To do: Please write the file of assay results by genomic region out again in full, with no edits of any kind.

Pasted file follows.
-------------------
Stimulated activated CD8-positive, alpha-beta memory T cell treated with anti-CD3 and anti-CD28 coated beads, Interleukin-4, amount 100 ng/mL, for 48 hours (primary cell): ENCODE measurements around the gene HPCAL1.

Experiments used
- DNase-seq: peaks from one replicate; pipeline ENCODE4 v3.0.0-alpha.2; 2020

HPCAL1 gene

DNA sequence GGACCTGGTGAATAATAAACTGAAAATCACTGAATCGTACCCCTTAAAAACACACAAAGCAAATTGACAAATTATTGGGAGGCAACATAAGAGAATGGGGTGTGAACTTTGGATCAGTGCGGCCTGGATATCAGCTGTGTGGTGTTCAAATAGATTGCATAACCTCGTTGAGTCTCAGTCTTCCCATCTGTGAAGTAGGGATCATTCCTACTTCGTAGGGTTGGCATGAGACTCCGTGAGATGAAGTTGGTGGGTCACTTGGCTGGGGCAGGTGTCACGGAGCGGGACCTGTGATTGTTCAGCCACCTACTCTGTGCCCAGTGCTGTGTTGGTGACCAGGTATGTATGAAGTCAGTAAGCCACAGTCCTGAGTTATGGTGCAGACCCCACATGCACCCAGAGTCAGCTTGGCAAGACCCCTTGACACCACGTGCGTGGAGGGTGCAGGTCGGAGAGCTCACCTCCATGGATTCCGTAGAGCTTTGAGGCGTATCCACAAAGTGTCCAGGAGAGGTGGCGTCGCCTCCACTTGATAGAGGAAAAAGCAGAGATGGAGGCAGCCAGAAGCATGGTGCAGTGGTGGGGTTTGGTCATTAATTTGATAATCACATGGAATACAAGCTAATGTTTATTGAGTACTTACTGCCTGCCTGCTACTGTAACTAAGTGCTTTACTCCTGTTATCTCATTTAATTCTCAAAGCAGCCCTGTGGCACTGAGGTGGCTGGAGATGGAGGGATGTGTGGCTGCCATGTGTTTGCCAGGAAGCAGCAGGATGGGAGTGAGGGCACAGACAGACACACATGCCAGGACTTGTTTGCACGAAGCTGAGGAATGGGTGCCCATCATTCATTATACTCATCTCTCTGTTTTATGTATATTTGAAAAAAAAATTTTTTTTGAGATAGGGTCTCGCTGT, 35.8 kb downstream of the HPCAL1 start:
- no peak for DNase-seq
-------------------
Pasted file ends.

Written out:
Stimulated activated CD8-positive, alpha-beta memory T cell treated with anti-CD3 and anti-CD28 coated beads, Interleukin-4, amount 100 ng/mL, for 48 hours (primary cell): ENCODE measurements around the gene HPCAL1.

Experiments used
- DNase-seq: peaks from one replicate; pipeline ENCODE4 v3.0.0-alpha.2; 2020

HPCAL1 gene

DNA sequence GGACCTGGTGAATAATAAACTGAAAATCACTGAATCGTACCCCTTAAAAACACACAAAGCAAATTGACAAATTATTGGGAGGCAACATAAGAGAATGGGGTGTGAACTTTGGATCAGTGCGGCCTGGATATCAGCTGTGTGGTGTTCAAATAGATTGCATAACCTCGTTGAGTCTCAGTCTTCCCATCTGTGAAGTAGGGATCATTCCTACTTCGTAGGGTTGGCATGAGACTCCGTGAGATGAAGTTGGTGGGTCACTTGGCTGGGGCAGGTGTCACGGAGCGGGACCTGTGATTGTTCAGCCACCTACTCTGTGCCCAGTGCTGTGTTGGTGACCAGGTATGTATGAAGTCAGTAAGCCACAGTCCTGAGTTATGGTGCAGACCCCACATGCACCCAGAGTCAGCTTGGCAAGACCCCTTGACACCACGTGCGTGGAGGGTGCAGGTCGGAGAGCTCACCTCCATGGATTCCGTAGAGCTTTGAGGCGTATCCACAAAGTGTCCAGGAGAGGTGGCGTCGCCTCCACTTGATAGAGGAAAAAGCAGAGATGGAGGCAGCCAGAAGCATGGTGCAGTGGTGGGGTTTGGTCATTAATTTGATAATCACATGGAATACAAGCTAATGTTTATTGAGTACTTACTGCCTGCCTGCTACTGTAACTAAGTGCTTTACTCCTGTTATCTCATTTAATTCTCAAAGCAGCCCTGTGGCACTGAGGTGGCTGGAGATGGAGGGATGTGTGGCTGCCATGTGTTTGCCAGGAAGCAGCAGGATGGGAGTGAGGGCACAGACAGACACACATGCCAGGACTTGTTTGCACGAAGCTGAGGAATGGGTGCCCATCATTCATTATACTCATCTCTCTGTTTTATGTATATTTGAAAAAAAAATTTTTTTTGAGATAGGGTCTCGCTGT, 35.8 kb downstream of the HPCAL1 start:
- no peak for DNase-seq